We were rather startled when we read as a sidenote in a story on money market mutual fund flows in The Wall Street Journal the other day that Financial Research Corp., the go-to source for industry- and firm-wide sales data, would no longer be publishing its figures.
Bending into industry pressure due to poor figures, the story said, FRC would now be withholding the information. (See "FRC Drops Closely Watched Sales Figures; Bad News Bears - Fund Firms Tired of Reading About Steep Sales Declines," MME 5/15/08).
That led to some debate here in the newsroom as to whether the industry was somehow overreacting to current market conditions in light of the subprime crisis, which, by the way, appears to be abating and has had nowhere the same impact on net flows as the trading scandal and the stock and bond markets themselves.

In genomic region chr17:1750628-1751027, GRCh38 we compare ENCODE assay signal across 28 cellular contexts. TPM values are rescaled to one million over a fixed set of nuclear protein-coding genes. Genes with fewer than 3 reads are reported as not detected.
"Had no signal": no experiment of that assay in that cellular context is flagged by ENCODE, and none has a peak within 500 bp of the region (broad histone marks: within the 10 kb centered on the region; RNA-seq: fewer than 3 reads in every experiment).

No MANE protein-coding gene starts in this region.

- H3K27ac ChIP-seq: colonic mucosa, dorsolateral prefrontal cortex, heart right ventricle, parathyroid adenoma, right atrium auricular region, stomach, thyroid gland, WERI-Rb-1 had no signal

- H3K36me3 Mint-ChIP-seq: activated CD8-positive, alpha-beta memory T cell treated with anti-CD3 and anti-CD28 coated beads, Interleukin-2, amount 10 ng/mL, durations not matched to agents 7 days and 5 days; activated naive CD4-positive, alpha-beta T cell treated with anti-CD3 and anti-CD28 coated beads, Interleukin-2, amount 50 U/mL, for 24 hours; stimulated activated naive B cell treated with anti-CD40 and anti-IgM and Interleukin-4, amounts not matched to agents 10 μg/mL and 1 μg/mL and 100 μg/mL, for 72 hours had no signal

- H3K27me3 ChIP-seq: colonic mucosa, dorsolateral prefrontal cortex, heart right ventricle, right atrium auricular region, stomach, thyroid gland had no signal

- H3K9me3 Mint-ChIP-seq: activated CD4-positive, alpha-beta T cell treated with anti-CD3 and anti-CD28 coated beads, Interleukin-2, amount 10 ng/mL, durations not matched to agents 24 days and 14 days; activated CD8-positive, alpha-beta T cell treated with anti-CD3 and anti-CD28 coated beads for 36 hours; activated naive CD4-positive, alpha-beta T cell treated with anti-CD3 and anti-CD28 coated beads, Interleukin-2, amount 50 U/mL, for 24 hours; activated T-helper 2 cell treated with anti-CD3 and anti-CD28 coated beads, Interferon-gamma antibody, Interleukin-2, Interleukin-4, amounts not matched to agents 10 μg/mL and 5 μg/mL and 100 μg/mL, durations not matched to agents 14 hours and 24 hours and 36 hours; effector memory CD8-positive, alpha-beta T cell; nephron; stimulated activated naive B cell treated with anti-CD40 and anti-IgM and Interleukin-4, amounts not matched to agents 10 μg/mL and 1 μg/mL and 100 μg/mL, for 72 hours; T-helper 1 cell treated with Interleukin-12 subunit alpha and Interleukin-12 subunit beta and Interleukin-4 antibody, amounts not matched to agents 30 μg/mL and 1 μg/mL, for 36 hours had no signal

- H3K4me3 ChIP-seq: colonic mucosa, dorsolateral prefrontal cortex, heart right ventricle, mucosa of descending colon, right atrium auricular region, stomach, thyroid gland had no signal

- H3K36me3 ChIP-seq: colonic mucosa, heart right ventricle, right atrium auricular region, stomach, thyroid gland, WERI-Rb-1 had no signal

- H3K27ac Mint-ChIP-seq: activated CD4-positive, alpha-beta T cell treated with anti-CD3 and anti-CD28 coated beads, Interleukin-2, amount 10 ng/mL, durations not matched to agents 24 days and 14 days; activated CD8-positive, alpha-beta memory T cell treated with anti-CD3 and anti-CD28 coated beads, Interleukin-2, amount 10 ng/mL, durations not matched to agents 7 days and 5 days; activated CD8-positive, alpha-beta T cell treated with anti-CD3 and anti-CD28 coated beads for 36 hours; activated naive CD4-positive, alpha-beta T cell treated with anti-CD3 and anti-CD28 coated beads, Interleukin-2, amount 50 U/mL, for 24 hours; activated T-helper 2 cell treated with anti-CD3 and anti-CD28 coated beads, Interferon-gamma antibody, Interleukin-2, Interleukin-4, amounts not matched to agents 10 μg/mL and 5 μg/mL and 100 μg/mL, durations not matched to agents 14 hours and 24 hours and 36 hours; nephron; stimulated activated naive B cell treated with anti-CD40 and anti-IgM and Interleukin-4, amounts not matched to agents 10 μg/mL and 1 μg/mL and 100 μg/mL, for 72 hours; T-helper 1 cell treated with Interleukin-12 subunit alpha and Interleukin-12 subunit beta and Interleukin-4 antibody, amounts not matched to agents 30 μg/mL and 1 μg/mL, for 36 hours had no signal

We also wondered why our longtime partner FRC would be making a business decision without first informing us.
Turns out, we are wrong on both counts. Readers will still be able to find the key sales and market share data on the industry's leading companies in the back of the pages of Money Management Executive from FRC, the industry's foremost sales figures guardian. MME readers will still be able to turn to us for this valuable information, one of the most popular features in our pages for more than a decade.
What is so fascinating about the data is how precipitously market share drops from the top three firms, American Funds ($1.076 trillion in long-term, open-end fund assets), Vanguard Group ($1.033 trillion) and Fidelity ($838.11 billion).
Those three giants command 13.2%, 12.8% and 11.1%, respectively, of the $7.809 trillion that FRC tracks in this category.
From there, at No. 4, market share is a mere 3.4% for Barclays Global Investors, which itself has a commanding $306.41 billion in assets.
A fraction of a change is in and of itself big news.
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